Vaught's Views: UK has a 3-headed center

November 24, 2004|LARRY VAUGHT

CINCINNATI - Finding a true center in college basketball is becoming more and more rare. Even tall players prefer to be known as power forwards and almost every player, regardless of size, wants to be known as someone who can run the court and shoot the outside jump shot.

Not only does Kentucky have a center this year, but it's looking more and more like the Wildcats truly have a three-headed center to throw at opponents in Shagari Alleyne, Randolph Morris and Lukasz Obrzut.

"The three we have, they are all true centers," said Kentucky coach Dave Hobbs. "I doubt Tubby (Smith) has ever had a team with three true big guys. What we have to do now is look at the totality we can get out of that position."

Kentucky got plenty out of that spot here Tuesday night in its 73-53 win over Ball State.

The most noticeable was Alleyne, a 7-3 sophomore who played little last year. In this game, his dunks helped spark a second-half rally that broke a 27-27 halftime deficit. Alleyne had a career-high 10 points on 5-for-6 shooting - which isn't that hard when you are throwing the ball down at the basket - and three rebounds in 11 minutes. However, eight of his points came during an eight-minute stint in the second half.


"He had a little bit of an impact," Ball State coach Tim Buckley said. "He's a presence. He gets you thinking offensively. We played too fast, made turnovers and took tough shots when he was in the game. He changed the game."

That's because he got out and ran the court well after the Cats forced turnovers or missed shots. His first two dunks came on the fast break, the third one after Chuck Hayes grabbed one of his 11 rebounds and lobbed a high pass that no one but Alleyne could have grabbed.

"At 7-3, no one can get to him," Kentucky coach Tubby Smith said. "That's a pass he can handle and no one else can."

Morris, a freshman, had 10 points, five rebounds and one blocked shot in 19 minutes. He started the game calling for the ball inside on UK's first possession. He hit a spinning shot on the left side of the lane. He yanked an offensive rebound away from a Ball State defender. He even tried to take a charge at midcourt when the Cats pressed.

More importantly, he learned from a mistake early in the game when he allowed Ball State an open 3-point shot because he did not help a teammate who was screened.

"We had to ask our big guys to move and switch because of the way they were playing us," Hobbs said. "All of them did it. It was really a subtle switch that he picked up, but that shows he's listening to what we tell him and learning."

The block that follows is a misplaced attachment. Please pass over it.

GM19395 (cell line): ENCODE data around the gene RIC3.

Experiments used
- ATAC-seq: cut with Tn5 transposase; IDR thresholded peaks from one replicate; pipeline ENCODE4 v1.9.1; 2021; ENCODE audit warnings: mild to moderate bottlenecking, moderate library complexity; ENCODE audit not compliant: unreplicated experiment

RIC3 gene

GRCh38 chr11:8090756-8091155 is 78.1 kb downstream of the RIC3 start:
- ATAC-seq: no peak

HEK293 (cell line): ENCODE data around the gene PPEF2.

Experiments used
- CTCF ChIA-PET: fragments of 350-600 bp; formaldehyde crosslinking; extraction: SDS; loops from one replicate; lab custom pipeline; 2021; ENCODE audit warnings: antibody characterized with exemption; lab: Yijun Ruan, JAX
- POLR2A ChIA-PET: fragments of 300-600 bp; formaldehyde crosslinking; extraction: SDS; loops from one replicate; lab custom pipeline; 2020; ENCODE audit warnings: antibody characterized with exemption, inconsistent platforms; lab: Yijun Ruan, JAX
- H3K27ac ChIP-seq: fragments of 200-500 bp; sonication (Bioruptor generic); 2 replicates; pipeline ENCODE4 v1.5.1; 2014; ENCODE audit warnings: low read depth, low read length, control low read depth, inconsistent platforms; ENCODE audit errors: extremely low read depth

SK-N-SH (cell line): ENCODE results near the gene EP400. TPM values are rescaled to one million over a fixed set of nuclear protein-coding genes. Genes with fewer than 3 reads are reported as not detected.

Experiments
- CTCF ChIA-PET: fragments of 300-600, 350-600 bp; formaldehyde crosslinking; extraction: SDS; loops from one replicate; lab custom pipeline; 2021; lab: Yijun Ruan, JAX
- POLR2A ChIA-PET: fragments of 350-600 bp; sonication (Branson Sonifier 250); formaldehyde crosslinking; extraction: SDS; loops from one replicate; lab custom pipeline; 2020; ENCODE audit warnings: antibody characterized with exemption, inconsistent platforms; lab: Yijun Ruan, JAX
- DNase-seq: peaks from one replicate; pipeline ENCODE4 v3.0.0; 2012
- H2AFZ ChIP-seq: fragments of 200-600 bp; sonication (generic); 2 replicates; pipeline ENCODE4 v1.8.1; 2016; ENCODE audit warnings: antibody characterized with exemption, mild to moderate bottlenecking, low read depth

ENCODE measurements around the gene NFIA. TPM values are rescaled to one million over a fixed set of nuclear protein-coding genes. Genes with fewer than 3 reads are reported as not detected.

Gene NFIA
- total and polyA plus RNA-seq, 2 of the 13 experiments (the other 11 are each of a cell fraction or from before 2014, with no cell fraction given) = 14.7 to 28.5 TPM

Obrzut was the odd man out. He played just seven minutes and failed to score or grab a rebound. But he's getting better and seems more at ease in UK's system.

"Woo still has to work on his understanding of the game," Smith said. "He's as versatile a 7-2 guy as you will find. He has a lot of raw talent. We just have to harness that and get him to learn a few more things."

A nice problem

What a nice problem to have. Smith can go with the talented Morris, a freshman who figures to only get better and better with experience. He can go with Alleyne, who is playing with more confidence than he ever did last year and has shown he can be a dominant presence on either end of the court. Or he can go with Obrzut, the most physical of the three and the best outside shooter.

"The good thing is that they are all going to get the opportunity in games," Hobbs said. "It just depends on matchups and who is doing the job the best on a given night."

Against Ball State, UK needed an infusion of energy and Alleyne provided it with his best eight-minute stint since he arrived at Kentucky as a raw freshman with a tall frame but little strength and confidence.

"I think he just appreciates the opportunity to play in games now," Hobbs said.

Friday against Georgia State, it could be Morris or Obrzut that provides the needed lift. Or it could be all three. That's the luxury Kentucky is going to have this season that most teams won't.

The Cats got their usual double-double from Hayes (10 points, 11 rebounds). They got what could be the start of big scoring games from guard Patrick Sparks (20 points on 7-for-10 shooting).

Kentucky had some weaknesses exposed by a more intense Ball State for the game's first 25 minutes and should learn from what happened.

But the biggest lesson learned in this annual trip to Cincinnati should be that the Cats not only have a post presence again, but that they have three true centers capable of finding ways to help the team win.

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